I’ve been sharing the mission and vision of Planetary Resources with many audiences lately – read about my talks at the University of Alberta or Seattle’s monthly Hacker News meet up.

My favorite part of the presentations are the questions! One that comes up a lot, is the possibility of obtaining precious metals from seawater being easier than asteroid mining.

Lets do some basic calculations to explore this:

The approximate concentration of Platinum in seawater is about 2.34E-10 grams per liter. That’s a 2 with 9 zeros before it, a very small number:

0.000000000234 grams per liter

On the other hand, lets consider how many liters of water there are in the ocean: 1.3E21 liters

That’s a 1 with 21 zeros after it, a very big number!

**1,300,000,000,000,000,000,000 liters**

Multiply this together, and we end up with approximately 300,000 tonnes of Platinum in the seawater. At today’s price for Platinum (about US$1600 per ounce), this is $16 Trillion, or a $16 million million. That is a *kingly* sum.

Sounds attractive, right? But now we need to process all the water in all the oceans, and it’s a big task. We’re going to need to pump a lot of water, so lets get a big pump.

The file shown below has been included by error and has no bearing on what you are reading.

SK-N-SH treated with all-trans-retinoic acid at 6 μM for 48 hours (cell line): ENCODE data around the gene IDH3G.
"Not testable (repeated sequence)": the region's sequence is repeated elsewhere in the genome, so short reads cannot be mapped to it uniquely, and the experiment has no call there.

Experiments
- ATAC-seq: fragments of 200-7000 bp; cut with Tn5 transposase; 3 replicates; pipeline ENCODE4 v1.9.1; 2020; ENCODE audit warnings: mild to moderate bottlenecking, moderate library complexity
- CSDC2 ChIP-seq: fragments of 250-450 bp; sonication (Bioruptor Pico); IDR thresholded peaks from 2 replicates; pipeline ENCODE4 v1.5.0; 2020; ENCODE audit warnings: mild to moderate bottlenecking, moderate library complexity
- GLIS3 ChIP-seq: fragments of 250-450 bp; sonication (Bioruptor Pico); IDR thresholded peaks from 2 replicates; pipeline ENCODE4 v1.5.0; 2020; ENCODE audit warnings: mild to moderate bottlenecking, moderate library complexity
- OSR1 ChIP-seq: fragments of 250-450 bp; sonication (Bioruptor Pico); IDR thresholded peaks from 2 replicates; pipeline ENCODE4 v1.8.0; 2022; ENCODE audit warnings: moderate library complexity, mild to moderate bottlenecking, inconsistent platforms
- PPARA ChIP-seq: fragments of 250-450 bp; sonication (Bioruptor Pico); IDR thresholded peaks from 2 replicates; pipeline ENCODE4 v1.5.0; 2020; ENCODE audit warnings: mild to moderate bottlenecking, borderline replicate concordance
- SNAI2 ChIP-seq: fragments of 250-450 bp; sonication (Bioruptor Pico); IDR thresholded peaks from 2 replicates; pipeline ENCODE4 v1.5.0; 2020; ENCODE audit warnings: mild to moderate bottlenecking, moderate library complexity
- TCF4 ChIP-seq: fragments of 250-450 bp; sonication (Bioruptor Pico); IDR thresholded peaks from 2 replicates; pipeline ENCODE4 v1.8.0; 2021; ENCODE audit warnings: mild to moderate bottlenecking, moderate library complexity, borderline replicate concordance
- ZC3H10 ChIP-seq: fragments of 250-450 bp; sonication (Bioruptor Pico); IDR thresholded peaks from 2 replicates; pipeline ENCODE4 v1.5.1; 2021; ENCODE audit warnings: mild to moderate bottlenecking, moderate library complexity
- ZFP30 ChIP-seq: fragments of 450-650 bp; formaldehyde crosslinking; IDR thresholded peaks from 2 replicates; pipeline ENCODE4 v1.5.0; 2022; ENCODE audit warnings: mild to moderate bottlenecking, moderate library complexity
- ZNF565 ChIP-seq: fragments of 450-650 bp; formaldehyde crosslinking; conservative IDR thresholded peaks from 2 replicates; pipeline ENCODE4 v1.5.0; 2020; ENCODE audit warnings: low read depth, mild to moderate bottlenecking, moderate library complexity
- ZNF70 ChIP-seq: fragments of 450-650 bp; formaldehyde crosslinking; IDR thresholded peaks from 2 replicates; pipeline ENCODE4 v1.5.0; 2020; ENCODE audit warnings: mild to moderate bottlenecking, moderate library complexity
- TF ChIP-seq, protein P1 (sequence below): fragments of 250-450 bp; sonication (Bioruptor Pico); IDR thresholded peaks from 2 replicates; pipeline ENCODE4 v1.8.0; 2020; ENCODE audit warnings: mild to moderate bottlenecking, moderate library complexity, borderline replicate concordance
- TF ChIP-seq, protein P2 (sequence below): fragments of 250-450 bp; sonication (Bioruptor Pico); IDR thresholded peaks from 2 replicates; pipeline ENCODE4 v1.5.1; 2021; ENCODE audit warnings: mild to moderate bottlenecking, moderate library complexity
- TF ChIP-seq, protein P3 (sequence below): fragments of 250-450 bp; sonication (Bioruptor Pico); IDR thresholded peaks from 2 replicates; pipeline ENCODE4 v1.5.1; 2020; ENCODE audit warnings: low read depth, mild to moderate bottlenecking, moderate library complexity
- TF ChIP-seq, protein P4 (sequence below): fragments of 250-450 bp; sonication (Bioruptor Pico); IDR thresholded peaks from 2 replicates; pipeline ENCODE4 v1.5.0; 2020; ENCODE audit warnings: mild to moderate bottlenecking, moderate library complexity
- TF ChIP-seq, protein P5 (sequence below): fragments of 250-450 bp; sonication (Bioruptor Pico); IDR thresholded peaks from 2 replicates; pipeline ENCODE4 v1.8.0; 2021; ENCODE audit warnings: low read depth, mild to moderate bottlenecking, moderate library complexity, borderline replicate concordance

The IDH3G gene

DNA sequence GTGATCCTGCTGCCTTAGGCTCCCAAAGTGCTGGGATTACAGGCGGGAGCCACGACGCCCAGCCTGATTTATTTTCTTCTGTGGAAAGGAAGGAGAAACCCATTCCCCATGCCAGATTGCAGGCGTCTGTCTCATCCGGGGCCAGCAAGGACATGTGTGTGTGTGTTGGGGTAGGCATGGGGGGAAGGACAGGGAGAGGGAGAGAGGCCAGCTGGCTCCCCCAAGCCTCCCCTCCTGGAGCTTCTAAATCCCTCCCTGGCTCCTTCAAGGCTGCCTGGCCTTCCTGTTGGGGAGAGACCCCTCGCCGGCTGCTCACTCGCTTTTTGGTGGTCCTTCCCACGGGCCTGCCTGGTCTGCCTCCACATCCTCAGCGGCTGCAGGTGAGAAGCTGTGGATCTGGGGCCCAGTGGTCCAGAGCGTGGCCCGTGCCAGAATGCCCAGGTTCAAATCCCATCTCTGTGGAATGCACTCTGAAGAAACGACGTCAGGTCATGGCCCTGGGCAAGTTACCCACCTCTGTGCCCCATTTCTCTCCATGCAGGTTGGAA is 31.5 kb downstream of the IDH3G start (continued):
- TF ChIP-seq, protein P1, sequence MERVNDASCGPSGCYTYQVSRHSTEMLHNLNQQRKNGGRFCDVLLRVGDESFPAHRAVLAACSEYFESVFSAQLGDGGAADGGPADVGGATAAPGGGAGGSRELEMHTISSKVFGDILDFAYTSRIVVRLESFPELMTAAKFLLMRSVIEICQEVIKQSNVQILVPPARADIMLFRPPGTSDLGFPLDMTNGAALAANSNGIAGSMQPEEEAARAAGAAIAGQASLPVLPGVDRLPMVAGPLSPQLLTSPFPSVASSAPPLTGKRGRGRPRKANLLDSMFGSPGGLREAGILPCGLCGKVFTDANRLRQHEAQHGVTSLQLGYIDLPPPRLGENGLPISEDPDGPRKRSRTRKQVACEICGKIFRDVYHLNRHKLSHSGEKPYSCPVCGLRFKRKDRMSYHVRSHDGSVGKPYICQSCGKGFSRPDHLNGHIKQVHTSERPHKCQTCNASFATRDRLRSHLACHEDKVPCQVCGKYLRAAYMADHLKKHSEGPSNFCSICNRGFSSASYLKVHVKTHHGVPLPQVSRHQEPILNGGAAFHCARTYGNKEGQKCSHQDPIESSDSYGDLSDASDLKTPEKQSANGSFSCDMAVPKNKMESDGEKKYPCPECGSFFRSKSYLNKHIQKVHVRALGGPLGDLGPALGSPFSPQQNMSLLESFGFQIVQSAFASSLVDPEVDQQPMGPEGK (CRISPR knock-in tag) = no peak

How about something Niagra Falls-sized?

Flow rate of Niagra falls: 5.7E6 liters per second.

It would only take 7 million years to work through all the water on Earth (if we had a pump and processing plant that big). This will certainly introduce some other problems. So, lets be a little more reasonable and say we could process 1 millionth of the ocean (1.3E15 liters) in 7 years, with a processing plant with the flow rate of Niagra Falls (still quite a challenge).

We’d then have about 300 kg of Platinum, with a market value of around $16 Million.

Thankfully, in asteroids similar to LL chondrites and iron meteorites that have been studied here on Earth, the concentration of precious metals like Platinum is a BILLION times higher than the ocean.

Conclusion: While asteroid mining is a big task, its much more tractable than processing enormous amounts of seawater!

In a followup, we’ll talk about how the water on carbonaceous asteroids paves the way for a robust space economy!

Chris Lewicki

*President & Chief Asteroid Miner*